politicians, however psychopathic, ruthless and evil. The same must
apply to Osama bin Laden.

And this is why we need to know the real-life stories of these monsters
and to understand how they rose to power. Because to treat them simply
as cardboard ghouls we learn nothing.

Most of the great monsters of my book – from Saddam Hussein and
Bin Laden to Nebuchadnezzar and Vlad the Impaler, from Al Capone to
the Colombian drugs baron Pablo Escobar – share one common feature:
a messianic belief in their own unique destiny.

Some had unhappy childhoods – Stalin, Hitler and Saddam Hussein had
drunken, violent fathers and strong mothers – but others, such as
Lenin and Mao, had happy upbringings. All were avid self-dramatists,
believing themselves to be the chief actors in a holy theatre of
history.

Take Nicolae Ceausescu of Romania, who renamed himself The Genius Of
The Carpathians. Or the lunatic butcher of Equatorial Guinea Macias
Nguema, who insisted on being called The Unique Miracle.

But perhaps the most extraordinary rebranding was that of President
Mobutu of Zaire, who changed his name to The Warrior Who Knows No
Defeat Because Of His Endurance And Inflexible Will, The Cockerel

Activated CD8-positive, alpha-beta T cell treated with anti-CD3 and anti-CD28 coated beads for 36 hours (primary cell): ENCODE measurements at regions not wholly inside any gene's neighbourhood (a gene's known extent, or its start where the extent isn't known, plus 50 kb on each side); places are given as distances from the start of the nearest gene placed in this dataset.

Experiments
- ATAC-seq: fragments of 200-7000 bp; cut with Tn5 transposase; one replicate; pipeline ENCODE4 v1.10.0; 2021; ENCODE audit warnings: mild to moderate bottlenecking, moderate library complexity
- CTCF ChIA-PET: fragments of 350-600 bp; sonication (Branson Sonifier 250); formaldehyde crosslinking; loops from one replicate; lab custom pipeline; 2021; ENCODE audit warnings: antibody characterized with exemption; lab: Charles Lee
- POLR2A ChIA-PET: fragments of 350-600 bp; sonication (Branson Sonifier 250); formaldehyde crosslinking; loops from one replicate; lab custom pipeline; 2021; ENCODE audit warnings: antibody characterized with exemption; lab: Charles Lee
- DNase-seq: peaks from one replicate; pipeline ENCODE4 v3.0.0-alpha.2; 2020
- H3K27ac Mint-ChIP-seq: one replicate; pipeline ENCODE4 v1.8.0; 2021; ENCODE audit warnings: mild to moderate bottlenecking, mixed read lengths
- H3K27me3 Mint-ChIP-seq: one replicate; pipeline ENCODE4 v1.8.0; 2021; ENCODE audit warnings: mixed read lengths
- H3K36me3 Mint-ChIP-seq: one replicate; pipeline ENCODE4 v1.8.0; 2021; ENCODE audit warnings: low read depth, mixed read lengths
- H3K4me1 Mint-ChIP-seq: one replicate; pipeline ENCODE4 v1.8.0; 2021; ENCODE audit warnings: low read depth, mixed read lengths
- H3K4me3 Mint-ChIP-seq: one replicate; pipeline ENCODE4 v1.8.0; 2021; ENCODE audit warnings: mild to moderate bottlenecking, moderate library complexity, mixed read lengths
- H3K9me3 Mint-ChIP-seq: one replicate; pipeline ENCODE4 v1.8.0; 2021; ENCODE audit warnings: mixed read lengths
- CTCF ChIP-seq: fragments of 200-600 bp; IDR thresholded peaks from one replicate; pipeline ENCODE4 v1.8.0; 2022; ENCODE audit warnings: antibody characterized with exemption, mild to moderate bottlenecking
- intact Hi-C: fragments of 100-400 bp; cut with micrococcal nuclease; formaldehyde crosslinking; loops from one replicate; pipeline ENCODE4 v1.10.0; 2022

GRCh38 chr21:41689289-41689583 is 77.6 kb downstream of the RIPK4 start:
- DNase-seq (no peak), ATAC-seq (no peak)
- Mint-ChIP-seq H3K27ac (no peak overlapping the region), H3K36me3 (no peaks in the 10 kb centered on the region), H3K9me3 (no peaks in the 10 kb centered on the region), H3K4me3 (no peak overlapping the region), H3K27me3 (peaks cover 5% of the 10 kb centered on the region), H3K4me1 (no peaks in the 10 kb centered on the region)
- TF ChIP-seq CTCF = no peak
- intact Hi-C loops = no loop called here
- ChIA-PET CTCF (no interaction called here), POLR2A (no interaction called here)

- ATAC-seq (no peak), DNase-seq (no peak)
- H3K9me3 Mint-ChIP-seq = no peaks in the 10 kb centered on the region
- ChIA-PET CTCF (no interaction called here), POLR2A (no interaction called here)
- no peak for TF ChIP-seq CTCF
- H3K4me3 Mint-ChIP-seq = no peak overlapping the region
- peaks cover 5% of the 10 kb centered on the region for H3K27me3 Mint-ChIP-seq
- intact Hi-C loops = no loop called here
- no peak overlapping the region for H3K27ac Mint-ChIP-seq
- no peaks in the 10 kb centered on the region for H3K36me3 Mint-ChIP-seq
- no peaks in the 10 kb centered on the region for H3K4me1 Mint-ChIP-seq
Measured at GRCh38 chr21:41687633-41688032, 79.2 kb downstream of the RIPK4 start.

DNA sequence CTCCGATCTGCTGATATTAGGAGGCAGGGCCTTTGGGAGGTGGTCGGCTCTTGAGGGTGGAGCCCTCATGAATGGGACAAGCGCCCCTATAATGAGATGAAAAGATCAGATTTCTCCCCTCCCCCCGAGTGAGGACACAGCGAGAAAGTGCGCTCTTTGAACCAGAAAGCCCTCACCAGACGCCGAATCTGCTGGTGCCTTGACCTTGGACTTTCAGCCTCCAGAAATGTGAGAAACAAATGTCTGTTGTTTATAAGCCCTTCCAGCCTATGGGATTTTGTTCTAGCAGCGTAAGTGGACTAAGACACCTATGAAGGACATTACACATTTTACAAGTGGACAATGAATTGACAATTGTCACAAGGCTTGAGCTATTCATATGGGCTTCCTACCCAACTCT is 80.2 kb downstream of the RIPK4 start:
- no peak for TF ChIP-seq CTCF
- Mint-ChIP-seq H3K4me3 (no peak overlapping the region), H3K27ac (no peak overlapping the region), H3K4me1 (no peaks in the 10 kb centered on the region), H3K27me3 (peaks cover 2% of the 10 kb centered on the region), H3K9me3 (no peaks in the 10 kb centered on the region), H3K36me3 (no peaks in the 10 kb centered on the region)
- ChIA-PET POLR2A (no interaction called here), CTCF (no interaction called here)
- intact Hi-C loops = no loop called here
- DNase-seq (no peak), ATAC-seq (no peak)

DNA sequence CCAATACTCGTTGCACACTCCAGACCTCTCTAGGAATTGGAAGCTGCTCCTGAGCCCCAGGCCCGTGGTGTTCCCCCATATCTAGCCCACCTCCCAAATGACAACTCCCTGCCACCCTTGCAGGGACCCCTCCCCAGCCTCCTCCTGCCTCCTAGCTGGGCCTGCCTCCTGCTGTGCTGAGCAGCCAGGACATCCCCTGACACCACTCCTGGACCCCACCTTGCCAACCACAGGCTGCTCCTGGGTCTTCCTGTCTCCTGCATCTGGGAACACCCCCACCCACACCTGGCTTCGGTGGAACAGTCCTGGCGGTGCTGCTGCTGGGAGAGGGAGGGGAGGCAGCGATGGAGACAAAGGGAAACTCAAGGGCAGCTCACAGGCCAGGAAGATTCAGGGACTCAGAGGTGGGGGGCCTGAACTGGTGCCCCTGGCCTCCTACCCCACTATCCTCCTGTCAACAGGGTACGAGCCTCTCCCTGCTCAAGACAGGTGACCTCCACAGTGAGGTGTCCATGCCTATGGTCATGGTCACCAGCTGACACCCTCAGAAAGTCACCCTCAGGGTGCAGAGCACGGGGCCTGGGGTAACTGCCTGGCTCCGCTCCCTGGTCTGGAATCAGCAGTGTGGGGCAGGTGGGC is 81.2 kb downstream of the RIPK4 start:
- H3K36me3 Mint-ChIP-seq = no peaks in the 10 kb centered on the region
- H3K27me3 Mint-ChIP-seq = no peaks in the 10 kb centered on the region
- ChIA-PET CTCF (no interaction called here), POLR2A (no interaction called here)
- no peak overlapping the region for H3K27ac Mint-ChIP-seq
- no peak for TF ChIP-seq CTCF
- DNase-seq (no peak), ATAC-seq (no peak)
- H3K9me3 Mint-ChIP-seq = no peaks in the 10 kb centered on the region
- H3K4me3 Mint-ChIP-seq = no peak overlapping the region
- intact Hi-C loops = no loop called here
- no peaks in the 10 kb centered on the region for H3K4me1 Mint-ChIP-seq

Who Goes From Hen To Hen, Conquest To Conquest.

One of the most self-regarding monsters was surely Niyazov, the
obsessional dictator of oil-rich Turkmenistan until his death two
years ago, who renamed the months and weekdays after himself and his
mother, and dubbed himself Turkmenbashi, Father of the Turkmen.

But there are many monstrous women in my book, too. Look at the
6th-century Byzantine empress Theodora, who earned her way as a live
sex act until she married the Emperor Justinian the Great and became
a most ruthless politician.

Or the 16th-century Queen of France Catherine de Medici, whose hatred
of Protestants knew no bounds, and who ordered the Massacre of St
Bartholomew in which thousands of Huguenots were killed.

That beautiful Italian mistress of poison, Lucrezia Borgia, was
the ultimate femme fatale. Yet few diabolical hussies can equal
the 10th-century ‘whore of the papacy’, Maurozia, who was mistress,
murderess, mother, grandmother and great-grandmother of Popes in a
Vatican that resembled and sometimes served as a brothel.

Another common feature, in addition to this unbending faith in
their own ability, is a belief in the panacea of a Utopian ideology,
whether religion or Marxism or Nazism.